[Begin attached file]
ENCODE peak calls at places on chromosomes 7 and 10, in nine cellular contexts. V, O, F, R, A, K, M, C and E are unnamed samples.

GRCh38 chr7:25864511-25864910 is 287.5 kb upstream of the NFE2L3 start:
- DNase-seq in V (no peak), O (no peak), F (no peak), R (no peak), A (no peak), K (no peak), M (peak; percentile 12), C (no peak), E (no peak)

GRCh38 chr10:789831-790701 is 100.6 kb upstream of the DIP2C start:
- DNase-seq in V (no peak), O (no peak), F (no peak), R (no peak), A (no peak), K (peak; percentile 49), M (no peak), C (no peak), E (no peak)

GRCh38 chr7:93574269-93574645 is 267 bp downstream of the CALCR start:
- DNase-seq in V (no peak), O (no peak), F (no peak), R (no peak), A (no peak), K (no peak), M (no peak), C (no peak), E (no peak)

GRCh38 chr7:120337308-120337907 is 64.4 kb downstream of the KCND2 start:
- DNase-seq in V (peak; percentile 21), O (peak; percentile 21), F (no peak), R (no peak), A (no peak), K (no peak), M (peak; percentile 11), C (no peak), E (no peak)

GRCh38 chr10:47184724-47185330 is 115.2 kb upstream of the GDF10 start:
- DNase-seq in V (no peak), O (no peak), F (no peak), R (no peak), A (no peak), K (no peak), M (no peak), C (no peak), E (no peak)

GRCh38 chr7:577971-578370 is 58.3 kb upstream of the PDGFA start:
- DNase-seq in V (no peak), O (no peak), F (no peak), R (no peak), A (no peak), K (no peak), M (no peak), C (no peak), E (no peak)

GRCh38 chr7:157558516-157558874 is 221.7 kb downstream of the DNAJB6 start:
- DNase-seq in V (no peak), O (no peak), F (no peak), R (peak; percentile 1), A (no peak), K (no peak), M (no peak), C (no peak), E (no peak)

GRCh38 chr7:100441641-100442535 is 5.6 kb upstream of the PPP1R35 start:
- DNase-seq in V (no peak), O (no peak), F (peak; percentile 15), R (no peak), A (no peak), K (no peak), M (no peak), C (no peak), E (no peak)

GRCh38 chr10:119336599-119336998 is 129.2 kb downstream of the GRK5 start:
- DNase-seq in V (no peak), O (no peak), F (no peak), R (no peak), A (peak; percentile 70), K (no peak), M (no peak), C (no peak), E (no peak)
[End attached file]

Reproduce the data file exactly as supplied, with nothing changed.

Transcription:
ENCODE peak calls at places on chromosomes 7 and 10, in nine cellular contexts. V, O, F, R, A, K, M, C and E are unnamed samples.

GRCh38 chr7:25864511-25864910 is 287.5 kb upstream of the NFE2L3 start:
- DNase-seq in V (no peak), O (no peak), F (no peak), R (no peak), A (no peak), K (no peak), M (peak; percentile 12), C (no peak), E (no peak)

GRCh38 chr10:789831-790701 is 100.6 kb upstream of the DIP2C start:
- DNase-seq in V (no peak), O (no peak), F (no peak), R (no peak), A (no peak), K (peak; percentile 49), M (no peak), C (no peak), E (no peak)

GRCh38 chr7:93574269-93574645 is 267 bp downstream of the CALCR start:
- DNase-seq in V (no peak), O (no peak), F (no peak), R (no peak), A (no peak), K (no peak), M (no peak), C (no peak), E (no peak)

GRCh38 chr7:120337308-120337907 is 64.4 kb downstream of the KCND2 start:
- DNase-seq in V (peak; percentile 21), O (peak; percentile 21), F (no peak), R (no peak), A (no peak), K (no peak), M (peak; percentile 11), C (no peak), E (no peak)

GRCh38 chr10:47184724-47185330 is 115.2 kb upstream of the GDF10 start:
- DNase-seq in V (no peak), O (no peak), F (no peak), R (no peak), A (no peak), K (no peak), M (no peak), C (no peak), E (no peak)

GRCh38 chr7:577971-578370 is 58.3 kb upstream of the PDGFA start:
- DNase-seq in V (no peak), O (no peak), F (no peak), R (no peak), A (no peak), K (no peak), M (no peak), C (no peak), E (no peak)

GRCh38 chr7:157558516-157558874 is 221.7 kb downstream of the DNAJB6 start:
- DNase-seq in V (no peak), O (no peak), F (no peak), R (peak; percentile 1), A (no peak), K (no peak), M (no peak), C (no peak), E (no peak)

GRCh38 chr7:100441641-100442535 is 5.6 kb upstream of the PPP1R35 start:
- DNase-seq in V (no peak), O (no peak), F (peak; percentile 15), R (no peak), A (no peak), K (no peak), M (no peak), C (no peak), E (no peak)

GRCh38 chr10:119336599-119336998 is 129.2 kb downstream of the GRK5 start:
- DNase-seq in V (no peak), O (no peak), F (no peak), R (no peak), A (peak; percentile 70), K (no peak), M (no peak), C (no peak), E (no peak)